FIG. 3 illustrates an LMU wherein an antenna model, a propagation model and an isotropic signal strength map is generated. Localized user equipment UE measurements are collected and processed in the LMU. Modeling both the antenna gain and radio condition propagation, it is possible to jointly estimate an antenna model, a propagation model and the isotropic propagation. Predictions from these models may be interpolated to derive an interpolated isotropic signal strength map.

FIG. 4 illustrates a number of steps preferably carried out within a user equipment location and measurement unit (LMU) to estimate performance in a mobile network. The steps are also applicable for generating a performance map for a mobile network. Configuration information relating to site and antenna locations, antenna beam azimuth directions, antenna max gain, antenna heights and assumed user equipment height is available to the LMU. Information relating to spatial land-use classification information may also be available to the processing unit.

In a first step (step 1), the LMU collects the measurement data together with the corresponding position and time when the measurement was taken. The measurement data is included in a localized user equipment measurement. The UE measurement may also include indications of land-use classification. Measurements are collected over a time period when the antenna configuration in the serving eNB has been fixed. A requirement for accuracy in the prediction is also that no significant environmental changes, e.g., new buildings or other types of obstacles, have been introduces during the time period of observation.

In step 2, measurements from user equipment are grouped together in the LMU in a set of user equipment measurements. The localized UE measurements are grouped in sets so that measurements from user equipment served by the same antenna are grouped together. In the case that the user equipment measurements include information indicative of land-use category, the measurements may be further divided into subsets based on land-use categorization. A suitable antenna model is determined for each set of UE measurement.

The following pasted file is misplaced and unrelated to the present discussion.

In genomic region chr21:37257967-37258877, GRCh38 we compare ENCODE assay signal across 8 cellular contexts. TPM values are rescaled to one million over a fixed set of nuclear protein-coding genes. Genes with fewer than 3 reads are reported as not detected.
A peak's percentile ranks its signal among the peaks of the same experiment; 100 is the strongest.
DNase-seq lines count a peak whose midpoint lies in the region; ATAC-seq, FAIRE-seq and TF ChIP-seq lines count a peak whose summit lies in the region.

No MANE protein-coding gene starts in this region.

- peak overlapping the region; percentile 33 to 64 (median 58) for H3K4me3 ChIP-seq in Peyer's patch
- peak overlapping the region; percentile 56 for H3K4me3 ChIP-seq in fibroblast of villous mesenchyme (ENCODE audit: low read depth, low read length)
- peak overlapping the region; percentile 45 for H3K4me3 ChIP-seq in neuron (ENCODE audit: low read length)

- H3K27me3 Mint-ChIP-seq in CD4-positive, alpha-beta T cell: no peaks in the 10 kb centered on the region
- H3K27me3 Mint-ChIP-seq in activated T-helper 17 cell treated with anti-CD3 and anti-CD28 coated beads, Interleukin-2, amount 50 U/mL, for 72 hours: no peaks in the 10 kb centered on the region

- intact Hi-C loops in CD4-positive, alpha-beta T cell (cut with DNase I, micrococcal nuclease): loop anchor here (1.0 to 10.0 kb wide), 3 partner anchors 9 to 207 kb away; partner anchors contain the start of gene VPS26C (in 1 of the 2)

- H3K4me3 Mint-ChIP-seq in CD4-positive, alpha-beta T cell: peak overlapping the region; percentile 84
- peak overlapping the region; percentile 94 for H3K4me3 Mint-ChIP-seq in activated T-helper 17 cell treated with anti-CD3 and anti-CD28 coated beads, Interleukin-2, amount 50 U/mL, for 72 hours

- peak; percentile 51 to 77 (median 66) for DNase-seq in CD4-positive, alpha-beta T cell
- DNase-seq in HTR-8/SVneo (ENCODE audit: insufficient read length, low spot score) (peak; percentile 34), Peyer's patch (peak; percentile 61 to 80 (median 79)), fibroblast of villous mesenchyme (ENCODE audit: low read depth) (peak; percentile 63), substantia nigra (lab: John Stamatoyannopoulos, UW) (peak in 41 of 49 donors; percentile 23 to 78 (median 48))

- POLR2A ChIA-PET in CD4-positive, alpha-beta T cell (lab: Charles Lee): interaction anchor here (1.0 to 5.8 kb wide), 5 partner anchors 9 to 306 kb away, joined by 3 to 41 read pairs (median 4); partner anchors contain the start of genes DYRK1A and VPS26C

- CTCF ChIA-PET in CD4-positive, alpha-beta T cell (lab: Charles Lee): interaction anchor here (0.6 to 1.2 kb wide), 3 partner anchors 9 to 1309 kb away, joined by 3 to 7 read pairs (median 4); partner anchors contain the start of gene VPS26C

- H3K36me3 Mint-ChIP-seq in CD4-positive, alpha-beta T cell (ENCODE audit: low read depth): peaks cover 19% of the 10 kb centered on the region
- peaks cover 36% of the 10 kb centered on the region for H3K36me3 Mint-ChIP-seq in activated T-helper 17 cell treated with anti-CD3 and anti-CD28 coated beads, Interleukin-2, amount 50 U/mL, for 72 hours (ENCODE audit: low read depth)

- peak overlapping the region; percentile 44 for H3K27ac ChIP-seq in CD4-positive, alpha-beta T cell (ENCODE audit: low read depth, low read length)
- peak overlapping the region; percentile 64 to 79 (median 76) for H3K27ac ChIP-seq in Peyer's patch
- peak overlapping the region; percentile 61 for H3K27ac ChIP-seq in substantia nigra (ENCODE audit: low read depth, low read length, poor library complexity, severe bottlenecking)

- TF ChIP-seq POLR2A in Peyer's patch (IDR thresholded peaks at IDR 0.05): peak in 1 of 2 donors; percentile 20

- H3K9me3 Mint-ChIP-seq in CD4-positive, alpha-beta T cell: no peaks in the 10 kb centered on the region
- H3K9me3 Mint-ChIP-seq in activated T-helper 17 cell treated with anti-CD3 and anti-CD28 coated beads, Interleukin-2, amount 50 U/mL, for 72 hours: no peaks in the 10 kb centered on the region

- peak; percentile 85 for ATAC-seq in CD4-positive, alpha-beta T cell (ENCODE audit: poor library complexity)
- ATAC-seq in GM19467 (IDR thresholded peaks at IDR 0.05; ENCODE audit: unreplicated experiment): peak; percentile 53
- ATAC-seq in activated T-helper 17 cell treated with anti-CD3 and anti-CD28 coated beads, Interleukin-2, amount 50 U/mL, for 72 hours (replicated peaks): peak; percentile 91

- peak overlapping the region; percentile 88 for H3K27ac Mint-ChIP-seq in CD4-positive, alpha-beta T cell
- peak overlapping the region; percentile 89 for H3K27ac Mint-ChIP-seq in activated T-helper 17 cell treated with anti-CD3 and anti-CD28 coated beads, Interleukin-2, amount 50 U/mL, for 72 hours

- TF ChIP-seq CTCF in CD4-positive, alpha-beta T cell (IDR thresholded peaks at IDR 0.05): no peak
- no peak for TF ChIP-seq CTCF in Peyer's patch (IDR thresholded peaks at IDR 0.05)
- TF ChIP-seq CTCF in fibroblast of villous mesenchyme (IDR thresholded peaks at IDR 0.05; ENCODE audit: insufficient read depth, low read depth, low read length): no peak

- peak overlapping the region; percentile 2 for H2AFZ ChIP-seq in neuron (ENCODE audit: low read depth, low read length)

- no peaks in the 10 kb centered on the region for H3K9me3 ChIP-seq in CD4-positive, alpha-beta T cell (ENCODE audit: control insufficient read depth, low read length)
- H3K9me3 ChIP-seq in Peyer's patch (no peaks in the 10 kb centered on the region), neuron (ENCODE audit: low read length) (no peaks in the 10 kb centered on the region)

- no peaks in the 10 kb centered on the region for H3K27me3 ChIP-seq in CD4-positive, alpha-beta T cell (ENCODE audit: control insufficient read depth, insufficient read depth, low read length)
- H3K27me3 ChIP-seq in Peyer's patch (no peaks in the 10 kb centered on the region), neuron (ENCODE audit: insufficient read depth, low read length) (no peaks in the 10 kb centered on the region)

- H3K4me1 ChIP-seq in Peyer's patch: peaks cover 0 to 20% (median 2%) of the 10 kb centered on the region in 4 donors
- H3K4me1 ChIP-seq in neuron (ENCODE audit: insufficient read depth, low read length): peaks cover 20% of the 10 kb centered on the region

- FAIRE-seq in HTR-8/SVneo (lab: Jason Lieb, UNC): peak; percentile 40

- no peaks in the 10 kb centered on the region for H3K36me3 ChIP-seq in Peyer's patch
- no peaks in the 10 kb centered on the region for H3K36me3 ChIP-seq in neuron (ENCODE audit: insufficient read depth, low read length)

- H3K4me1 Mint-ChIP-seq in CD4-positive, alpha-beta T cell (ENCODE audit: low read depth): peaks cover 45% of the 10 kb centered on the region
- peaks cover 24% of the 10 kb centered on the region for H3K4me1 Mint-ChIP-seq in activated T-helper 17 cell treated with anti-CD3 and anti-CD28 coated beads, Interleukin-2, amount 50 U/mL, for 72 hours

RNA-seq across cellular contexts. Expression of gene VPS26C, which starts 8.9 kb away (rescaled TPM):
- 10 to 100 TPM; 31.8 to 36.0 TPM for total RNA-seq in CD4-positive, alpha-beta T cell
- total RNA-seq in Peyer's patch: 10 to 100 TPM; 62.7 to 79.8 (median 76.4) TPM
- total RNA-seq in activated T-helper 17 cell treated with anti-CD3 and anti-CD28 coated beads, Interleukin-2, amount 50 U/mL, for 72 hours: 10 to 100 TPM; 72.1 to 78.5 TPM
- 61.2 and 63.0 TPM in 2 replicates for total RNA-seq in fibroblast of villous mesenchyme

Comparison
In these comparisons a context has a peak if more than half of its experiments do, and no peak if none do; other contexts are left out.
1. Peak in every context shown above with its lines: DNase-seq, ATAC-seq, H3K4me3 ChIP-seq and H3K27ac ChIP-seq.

The processing in the LMU involves modeling of a propagation model and an antenna model based on the measurements in the UE reports in a third step. In the exemplifying embodiment disclosed herein below, the measurements have been grouped so that all measurements originate from the same land-use category and from a specific cell served by a known eNB. Also the antenna azimuth beam direction is assumed to be known.

In the exemplifying antenna modeling, the following assumptions are made

φ BW h FBR h 12 Req . 1 a

where

    • Azimuth is represented by φ, −180≦φ≦180
    • The horizontal bandwidth is denoted BWh, which represents the bandwidth at which the antenna gain is half of the max gain
    • The interpretation of FBRr is more intuitive by determining the antenna gain in the beam direction (φ=0) and in the opposite direction (φ=180). This gives Gh(0)=Gm and Gh(180)=Gm−FBRh. Hence, the front-to-back ratio denoted FBRr means the relative difference between antenna beam direction gain, and the backlobe gain.

A typical antenna may have Gm=18 dB, BWh=65 degrees, and FBRh=30 dB.

ψ - ψ etilt BW v - SLL v 12 Req . 1 b

where

    • Elevation is represented by Ψ(the use of θ is more common, but avoided here since θ will be used to represent the parameter vector), where −90≦Ψ≦90 and Ψ={tilde over (0)} describes the horizontal plane.
    • Electrical antenna downtilt Ψetilt models the angle downwards from the horizontal plane at which the antenna is electrically directed.
    • The vertical bandwidth is denoted BWv, which represents the bandwidth at which the antenna gain is half of the max gain
    • The vertical pattern sidelobe level is denoted SLLrv which means the sidelobe gain level in relation to the antenna beam direction gain

A typical antenna may have BWv=7-15 degrees, and SLLv=−18 dB.

All measurements are assumed to originate from the same land-use category and from a specific cell served by a base station at a known location. Also the antenna azimuth beam direction is assumed known.

There are a number of known models for antenna modeling. The antenna model discussed in the following is provided as means of exemplifying the invention, but the invention is not limited to the discussed antenna model or any other antenna model.

An antenna model can be expressed as:

G ( φ , ψ ) = G m - 12 ( φ BW h ) 2 - 12 ( ψ - ψ etilt BW v ) 2

This can be rewritten as

G ( φ , ψ ) = 1 · [ G m - 12 ( ψ etilt BW v ) 2 ] + ( - 12 φ 2 ) · 1 BW h 2 + ( - 12 ψ 2 ) · 1 B W v 2 + 24 ψ · ψ etilt BW v 2 = [ 1 ( - 12 φ 2 ) ( - 12 ψ 2 ) 24 ψ ] · [ G m - 12 ( ψ etilt BW v ) 2 1 BW h 2 1 BW v 2 ψ etilt BW v 2 ] T Mdl . 1